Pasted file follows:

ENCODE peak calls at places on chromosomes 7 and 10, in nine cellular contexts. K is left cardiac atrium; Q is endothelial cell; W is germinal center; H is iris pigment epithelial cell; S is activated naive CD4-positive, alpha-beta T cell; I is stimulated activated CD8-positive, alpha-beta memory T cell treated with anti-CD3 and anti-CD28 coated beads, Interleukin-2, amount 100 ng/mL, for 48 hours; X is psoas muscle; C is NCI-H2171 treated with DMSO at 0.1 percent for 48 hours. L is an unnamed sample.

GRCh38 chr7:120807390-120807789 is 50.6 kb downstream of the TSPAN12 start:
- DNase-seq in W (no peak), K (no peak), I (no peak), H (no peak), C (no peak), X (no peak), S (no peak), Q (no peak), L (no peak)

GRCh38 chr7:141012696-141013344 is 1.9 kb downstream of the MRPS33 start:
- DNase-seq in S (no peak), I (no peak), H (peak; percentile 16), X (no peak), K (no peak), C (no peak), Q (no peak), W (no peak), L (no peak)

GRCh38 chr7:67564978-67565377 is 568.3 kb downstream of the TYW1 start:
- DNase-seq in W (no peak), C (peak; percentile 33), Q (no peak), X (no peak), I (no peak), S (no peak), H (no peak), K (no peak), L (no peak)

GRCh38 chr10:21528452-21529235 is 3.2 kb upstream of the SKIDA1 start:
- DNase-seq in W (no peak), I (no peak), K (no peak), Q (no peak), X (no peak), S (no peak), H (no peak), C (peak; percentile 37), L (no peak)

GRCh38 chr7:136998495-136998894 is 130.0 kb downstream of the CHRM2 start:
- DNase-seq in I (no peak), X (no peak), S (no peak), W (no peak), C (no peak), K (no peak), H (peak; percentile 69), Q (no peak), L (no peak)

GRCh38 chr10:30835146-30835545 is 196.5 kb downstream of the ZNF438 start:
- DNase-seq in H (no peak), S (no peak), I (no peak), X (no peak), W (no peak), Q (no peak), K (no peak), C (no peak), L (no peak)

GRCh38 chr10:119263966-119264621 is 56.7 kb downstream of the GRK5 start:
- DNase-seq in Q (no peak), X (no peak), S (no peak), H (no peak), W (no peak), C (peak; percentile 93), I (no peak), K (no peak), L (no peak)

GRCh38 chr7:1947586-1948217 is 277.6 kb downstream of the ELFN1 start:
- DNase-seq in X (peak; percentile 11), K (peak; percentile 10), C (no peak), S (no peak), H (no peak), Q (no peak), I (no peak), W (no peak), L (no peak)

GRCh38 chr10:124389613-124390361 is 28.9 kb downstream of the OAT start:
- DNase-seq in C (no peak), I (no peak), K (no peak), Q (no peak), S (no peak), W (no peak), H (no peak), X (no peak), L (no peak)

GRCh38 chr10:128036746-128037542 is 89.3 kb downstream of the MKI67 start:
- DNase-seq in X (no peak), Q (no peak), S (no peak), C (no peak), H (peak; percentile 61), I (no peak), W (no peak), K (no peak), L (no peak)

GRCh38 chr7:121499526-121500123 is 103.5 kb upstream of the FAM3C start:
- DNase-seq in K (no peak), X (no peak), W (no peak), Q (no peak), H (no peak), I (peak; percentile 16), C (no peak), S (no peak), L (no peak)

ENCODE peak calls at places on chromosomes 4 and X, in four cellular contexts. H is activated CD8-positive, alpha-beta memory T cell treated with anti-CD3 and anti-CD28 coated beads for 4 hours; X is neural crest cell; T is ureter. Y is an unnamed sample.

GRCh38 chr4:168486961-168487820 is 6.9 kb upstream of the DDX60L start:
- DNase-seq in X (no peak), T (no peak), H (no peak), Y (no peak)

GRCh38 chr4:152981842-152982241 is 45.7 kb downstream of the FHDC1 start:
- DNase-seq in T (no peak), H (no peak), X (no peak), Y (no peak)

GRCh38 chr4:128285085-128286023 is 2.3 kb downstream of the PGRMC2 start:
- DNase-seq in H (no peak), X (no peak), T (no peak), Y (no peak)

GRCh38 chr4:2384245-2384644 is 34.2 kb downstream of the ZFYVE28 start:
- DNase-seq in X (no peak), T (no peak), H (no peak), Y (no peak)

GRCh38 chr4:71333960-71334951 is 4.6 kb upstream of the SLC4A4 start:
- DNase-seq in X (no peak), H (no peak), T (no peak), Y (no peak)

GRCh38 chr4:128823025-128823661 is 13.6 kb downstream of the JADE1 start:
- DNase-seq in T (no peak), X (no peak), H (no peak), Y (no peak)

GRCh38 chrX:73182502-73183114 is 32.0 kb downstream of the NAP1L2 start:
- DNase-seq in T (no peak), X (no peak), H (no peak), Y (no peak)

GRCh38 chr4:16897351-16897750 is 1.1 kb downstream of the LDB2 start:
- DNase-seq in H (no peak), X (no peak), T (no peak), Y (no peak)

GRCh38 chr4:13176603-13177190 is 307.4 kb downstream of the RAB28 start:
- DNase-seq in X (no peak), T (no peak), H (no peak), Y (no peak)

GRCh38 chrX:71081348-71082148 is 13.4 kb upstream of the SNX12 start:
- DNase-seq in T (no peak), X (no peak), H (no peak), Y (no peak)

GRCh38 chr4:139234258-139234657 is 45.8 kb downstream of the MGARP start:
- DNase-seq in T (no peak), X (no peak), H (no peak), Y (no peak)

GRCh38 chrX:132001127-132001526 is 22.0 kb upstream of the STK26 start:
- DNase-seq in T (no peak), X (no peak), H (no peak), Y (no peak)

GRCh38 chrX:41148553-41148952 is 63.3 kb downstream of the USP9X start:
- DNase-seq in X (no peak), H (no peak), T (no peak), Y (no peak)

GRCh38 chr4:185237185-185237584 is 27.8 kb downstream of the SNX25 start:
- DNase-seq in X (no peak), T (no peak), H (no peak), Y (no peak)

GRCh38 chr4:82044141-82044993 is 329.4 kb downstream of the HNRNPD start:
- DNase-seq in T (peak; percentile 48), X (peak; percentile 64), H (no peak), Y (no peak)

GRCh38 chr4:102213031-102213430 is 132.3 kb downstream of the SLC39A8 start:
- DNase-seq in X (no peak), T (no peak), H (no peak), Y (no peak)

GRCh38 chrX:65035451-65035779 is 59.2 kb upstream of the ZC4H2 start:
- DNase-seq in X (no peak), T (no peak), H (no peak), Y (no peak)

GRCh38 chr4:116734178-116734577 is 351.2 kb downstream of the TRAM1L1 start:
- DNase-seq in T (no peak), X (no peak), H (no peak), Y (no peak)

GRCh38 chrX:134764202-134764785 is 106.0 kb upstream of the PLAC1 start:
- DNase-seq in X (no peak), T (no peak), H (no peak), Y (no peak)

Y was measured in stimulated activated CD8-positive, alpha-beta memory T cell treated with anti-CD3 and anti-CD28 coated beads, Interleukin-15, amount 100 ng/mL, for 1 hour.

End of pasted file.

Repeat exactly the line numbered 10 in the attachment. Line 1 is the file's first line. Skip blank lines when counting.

GRCh38 chr7:136998495-136998894 is 130.0 kb downstream of the CHRM2 start: